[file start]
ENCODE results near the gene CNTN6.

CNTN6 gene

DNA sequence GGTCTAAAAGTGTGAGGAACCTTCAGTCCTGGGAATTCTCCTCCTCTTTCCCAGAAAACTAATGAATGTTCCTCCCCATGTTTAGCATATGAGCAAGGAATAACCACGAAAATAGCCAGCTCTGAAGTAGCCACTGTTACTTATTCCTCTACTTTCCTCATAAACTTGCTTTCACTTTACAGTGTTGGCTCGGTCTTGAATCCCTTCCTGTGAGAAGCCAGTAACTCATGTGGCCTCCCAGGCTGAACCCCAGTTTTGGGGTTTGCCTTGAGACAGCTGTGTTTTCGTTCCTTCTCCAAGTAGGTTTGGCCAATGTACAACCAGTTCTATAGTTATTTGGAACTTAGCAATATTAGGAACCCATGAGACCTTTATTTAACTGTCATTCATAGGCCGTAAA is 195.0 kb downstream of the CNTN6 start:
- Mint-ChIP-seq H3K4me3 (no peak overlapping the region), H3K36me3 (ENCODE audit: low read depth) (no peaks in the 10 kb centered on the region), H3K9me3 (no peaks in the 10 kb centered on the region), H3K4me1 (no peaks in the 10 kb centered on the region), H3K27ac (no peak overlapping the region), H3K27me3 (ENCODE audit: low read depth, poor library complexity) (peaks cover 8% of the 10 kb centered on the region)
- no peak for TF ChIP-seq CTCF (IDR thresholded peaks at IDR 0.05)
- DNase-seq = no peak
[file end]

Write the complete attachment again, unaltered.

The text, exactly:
ENCODE results near the gene CNTN6.

CNTN6 gene

DNA sequence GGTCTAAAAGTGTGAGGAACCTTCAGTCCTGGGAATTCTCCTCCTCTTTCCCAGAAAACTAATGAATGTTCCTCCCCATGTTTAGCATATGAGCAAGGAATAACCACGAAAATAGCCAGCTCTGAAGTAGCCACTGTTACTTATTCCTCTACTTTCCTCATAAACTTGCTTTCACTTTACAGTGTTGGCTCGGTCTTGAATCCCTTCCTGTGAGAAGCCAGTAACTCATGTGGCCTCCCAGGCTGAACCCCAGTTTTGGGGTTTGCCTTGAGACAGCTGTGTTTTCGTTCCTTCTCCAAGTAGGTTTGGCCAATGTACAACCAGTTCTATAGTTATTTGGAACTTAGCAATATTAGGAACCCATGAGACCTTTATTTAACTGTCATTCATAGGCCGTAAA is 195.0 kb downstream of the CNTN6 start:
- Mint-ChIP-seq H3K4me3 (no peak overlapping the region), H3K36me3 (ENCODE audit: low read depth) (no peaks in the 10 kb centered on the region), H3K9me3 (no peaks in the 10 kb centered on the region), H3K4me1 (no peaks in the 10 kb centered on the region), H3K27ac (no peak overlapping the region), H3K27me3 (ENCODE audit: low read depth, poor library complexity) (peaks cover 8% of the 10 kb centered on the region)
- no peak for TF ChIP-seq CTCF (IDR thresholded peaks at IDR 0.05)
- DNase-seq = no peak